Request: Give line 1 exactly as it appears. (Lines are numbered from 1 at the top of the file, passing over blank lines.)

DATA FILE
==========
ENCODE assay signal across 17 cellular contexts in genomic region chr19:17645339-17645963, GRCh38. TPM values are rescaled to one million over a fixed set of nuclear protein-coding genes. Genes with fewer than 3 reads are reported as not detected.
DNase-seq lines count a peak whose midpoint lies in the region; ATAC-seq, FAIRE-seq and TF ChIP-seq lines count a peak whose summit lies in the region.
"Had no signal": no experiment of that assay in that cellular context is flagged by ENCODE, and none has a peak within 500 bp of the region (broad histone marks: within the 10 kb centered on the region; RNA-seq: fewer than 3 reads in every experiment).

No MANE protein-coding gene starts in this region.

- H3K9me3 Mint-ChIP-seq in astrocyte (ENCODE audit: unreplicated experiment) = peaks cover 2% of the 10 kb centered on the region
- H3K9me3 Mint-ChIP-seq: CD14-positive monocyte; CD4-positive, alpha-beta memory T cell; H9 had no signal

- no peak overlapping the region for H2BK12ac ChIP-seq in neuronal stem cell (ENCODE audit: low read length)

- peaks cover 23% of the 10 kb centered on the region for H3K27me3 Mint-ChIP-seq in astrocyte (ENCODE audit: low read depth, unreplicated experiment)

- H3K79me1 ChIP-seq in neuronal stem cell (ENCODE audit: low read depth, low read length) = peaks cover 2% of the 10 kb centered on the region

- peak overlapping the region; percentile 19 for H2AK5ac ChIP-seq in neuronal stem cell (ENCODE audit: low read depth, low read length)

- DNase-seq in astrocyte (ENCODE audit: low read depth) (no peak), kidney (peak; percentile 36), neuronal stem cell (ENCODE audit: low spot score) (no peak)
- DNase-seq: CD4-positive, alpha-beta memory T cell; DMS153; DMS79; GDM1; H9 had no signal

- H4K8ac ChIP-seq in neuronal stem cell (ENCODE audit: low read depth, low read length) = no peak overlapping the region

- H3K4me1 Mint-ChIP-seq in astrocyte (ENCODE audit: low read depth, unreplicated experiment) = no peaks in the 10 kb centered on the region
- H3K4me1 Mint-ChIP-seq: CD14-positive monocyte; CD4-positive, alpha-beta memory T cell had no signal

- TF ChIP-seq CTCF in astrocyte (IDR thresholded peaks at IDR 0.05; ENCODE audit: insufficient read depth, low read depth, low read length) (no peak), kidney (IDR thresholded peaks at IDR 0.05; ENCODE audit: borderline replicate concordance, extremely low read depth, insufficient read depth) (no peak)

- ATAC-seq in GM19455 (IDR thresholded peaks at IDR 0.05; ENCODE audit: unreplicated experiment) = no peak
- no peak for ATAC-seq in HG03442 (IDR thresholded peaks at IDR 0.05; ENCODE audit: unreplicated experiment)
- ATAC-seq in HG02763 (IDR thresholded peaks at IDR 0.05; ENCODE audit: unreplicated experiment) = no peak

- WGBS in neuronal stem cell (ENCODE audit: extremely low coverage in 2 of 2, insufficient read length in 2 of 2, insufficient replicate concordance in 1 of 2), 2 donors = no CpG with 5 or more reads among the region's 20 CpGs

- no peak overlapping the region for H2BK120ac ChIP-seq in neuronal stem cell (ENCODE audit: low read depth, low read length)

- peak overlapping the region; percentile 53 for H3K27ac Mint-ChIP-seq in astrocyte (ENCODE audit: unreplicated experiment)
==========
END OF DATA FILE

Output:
ENCODE assay signal across 17 cellular contexts in genomic region chr19:17645339-17645963, GRCh38. TPM values are rescaled to one million over a fixed set of nuclear protein-coding genes. Genes with fewer than 3 reads are reported as not detected.